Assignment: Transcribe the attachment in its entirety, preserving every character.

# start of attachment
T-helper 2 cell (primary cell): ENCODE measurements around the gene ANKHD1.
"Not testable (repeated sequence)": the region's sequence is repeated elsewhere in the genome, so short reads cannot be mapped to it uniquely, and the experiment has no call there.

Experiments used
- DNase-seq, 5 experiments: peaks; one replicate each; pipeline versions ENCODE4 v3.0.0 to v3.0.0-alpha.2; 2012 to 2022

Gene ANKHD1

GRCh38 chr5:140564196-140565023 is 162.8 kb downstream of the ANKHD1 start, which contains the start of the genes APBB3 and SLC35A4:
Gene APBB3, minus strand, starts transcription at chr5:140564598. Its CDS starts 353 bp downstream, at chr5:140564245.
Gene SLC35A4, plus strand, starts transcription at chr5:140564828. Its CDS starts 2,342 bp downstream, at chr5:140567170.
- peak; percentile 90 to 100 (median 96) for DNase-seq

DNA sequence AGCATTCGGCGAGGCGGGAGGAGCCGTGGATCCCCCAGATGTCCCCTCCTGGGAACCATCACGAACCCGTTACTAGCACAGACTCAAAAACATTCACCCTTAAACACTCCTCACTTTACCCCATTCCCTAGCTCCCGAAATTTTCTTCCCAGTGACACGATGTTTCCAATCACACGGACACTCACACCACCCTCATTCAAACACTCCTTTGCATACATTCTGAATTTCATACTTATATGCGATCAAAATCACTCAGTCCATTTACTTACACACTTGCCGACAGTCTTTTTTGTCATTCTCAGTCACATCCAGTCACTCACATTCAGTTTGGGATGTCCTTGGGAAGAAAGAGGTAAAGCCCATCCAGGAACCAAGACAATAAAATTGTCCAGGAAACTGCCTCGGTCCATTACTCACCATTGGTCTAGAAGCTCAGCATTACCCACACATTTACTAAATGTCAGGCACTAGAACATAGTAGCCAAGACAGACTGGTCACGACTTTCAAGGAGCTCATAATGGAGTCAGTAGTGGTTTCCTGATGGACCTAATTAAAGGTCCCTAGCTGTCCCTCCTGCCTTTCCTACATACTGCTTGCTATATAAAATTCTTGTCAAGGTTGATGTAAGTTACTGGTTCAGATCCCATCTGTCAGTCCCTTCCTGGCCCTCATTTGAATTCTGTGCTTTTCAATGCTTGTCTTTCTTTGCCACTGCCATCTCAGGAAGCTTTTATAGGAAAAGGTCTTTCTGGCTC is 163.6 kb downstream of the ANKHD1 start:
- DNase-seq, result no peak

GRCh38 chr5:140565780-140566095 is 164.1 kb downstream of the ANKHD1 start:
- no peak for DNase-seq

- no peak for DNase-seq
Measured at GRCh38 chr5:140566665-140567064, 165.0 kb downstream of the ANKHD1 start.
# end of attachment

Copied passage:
T-helper 2 cell (primary cell): ENCODE measurements around the gene ANKHD1.
"Not testable (repeated sequence)": the region's sequence is repeated elsewhere in the genome, so short reads cannot be mapped to it uniquely, and the experiment has no call there.

Experiments used
- DNase-seq, 5 experiments: peaks; one replicate each; pipeline versions ENCODE4 v3.0.0 to v3.0.0-alpha.2; 2012 to 2022

Gene ANKHD1

GRCh38 chr5:140564196-140565023 is 162.8 kb downstream of the ANKHD1 start, which contains the start of the genes APBB3 and SLC35A4:
Gene APBB3, minus strand, starts transcription at chr5:140564598. Its CDS starts 353 bp downstream, at chr5:140564245.
Gene SLC35A4, plus strand, starts transcription at chr5:140564828. Its CDS starts 2,342 bp downstream, at chr5:140567170.
- peak; percentile 90 to 100 (median 96) for DNase-seq

DNA sequence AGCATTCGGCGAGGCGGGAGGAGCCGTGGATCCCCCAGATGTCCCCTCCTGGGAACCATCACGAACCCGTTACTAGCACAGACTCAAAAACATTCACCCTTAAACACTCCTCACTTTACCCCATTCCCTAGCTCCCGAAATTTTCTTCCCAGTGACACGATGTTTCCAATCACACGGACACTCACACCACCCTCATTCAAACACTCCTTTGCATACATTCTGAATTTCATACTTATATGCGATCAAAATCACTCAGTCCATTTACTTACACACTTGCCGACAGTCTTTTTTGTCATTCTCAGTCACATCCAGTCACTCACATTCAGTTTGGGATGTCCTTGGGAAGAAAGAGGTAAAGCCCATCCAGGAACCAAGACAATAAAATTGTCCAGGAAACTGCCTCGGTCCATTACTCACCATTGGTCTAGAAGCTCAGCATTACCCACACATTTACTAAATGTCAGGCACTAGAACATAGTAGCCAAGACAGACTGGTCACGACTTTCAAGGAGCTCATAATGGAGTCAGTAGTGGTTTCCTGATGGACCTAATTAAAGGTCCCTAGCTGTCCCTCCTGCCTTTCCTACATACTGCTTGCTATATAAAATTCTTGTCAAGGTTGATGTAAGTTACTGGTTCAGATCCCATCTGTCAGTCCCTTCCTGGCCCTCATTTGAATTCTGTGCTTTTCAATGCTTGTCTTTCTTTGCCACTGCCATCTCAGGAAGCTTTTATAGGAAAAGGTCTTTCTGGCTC is 163.6 kb downstream of the ANKHD1 start:
- DNase-seq, result no peak

GRCh38 chr5:140565780-140566095 is 164.1 kb downstream of the ANKHD1 start:
- no peak for DNase-seq

- no peak for DNase-seq
Measured at GRCh38 chr5:140566665-140567064, 165.0 kb downstream of the ANKHD1 start.